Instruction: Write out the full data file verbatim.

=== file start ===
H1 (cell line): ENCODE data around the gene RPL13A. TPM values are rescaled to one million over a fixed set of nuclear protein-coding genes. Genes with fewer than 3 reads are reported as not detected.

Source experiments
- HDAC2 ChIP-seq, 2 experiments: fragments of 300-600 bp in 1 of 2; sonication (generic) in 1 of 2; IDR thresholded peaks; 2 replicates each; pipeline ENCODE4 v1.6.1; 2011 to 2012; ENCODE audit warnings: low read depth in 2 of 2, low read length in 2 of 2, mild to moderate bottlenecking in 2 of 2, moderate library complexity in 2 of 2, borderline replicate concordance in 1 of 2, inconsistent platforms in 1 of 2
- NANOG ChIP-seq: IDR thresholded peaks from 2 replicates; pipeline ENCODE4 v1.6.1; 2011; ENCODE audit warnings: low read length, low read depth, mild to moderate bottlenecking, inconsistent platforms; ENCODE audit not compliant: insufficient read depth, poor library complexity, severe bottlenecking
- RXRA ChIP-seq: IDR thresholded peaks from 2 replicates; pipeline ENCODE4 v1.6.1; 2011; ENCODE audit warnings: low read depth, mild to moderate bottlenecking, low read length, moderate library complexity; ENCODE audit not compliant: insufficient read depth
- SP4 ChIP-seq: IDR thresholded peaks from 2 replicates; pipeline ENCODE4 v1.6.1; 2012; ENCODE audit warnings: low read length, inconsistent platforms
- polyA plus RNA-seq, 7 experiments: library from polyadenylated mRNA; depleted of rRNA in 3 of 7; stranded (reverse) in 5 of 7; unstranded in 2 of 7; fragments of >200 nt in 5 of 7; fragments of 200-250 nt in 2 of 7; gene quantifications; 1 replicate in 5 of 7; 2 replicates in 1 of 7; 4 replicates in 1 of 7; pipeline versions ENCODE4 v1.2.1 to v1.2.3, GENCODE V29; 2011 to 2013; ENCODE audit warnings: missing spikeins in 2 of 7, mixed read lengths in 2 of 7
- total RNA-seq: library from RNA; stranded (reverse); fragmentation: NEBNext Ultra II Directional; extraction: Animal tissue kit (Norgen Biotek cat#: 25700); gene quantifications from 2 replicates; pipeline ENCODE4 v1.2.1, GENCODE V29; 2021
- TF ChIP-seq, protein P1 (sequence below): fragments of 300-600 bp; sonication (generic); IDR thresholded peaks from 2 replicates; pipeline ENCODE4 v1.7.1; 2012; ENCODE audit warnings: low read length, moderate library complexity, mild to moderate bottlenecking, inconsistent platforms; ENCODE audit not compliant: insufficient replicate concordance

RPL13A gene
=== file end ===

H1 (cell line): ENCODE data around the gene RPL13A. TPM values are rescaled to one million over a fixed set of nuclear protein-coding genes. Genes with fewer than 3 reads are reported as not detected.

Source experiments
- HDAC2 ChIP-seq, 2 experiments: fragments of 300-600 bp in 1 of 2; sonication (generic) in 1 of 2; IDR thresholded peaks; 2 replicates each; pipeline ENCODE4 v1.6.1; 2011 to 2012; ENCODE audit warnings: low read depth in 2 of 2, low read length in 2 of 2, mild to moderate bottlenecking in 2 of 2, moderate library complexity in 2 of 2, borderline replicate concordance in 1 of 2, inconsistent platforms in 1 of 2
- NANOG ChIP-seq: IDR thresholded peaks from 2 replicates; pipeline ENCODE4 v1.6.1; 2011; ENCODE audit warnings: low read length, low read depth, mild to moderate bottlenecking, inconsistent platforms; ENCODE audit not compliant: insufficient read depth, poor library complexity, severe bottlenecking
- RXRA ChIP-seq: IDR thresholded peaks from 2 replicates; pipeline ENCODE4 v1.6.1; 2011; ENCODE audit warnings: low read depth, mild to moderate bottlenecking, low read length, moderate library complexity; ENCODE audit not compliant: insufficient read depth
- SP4 ChIP-seq: IDR thresholded peaks from 2 replicates; pipeline ENCODE4 v1.6.1; 2012; ENCODE audit warnings: low read length, inconsistent platforms
- polyA plus RNA-seq, 7 experiments: library from polyadenylated mRNA; depleted of rRNA in 3 of 7; stranded (reverse) in 5 of 7; unstranded in 2 of 7; fragments of >200 nt in 5 of 7; fragments of 200-250 nt in 2 of 7; gene quantifications; 1 replicate in 5 of 7; 2 replicates in 1 of 7; 4 replicates in 1 of 7; pipeline versions ENCODE4 v1.2.1 to v1.2.3, GENCODE V29; 2011 to 2013; ENCODE audit warnings: missing spikeins in 2 of 7, mixed read lengths in 2 of 7
- total RNA-seq: library from RNA; stranded (reverse); fragmentation: NEBNext Ultra II Directional; extraction: Animal tissue kit (Norgen Biotek cat#: 25700); gene quantifications from 2 replicates; pipeline ENCODE4 v1.2.1, GENCODE V29; 2021
- TF ChIP-seq, protein P1 (sequence below): fragments of 300-600 bp; sonication (generic); IDR thresholded peaks from 2 replicates; pipeline ENCODE4 v1.7.1; 2012; ENCODE audit warnings: low read length, moderate library complexity, mild to moderate bottlenecking, inconsistent platforms; ENCODE audit not compliant: insufficient replicate concordance

RPL13A gene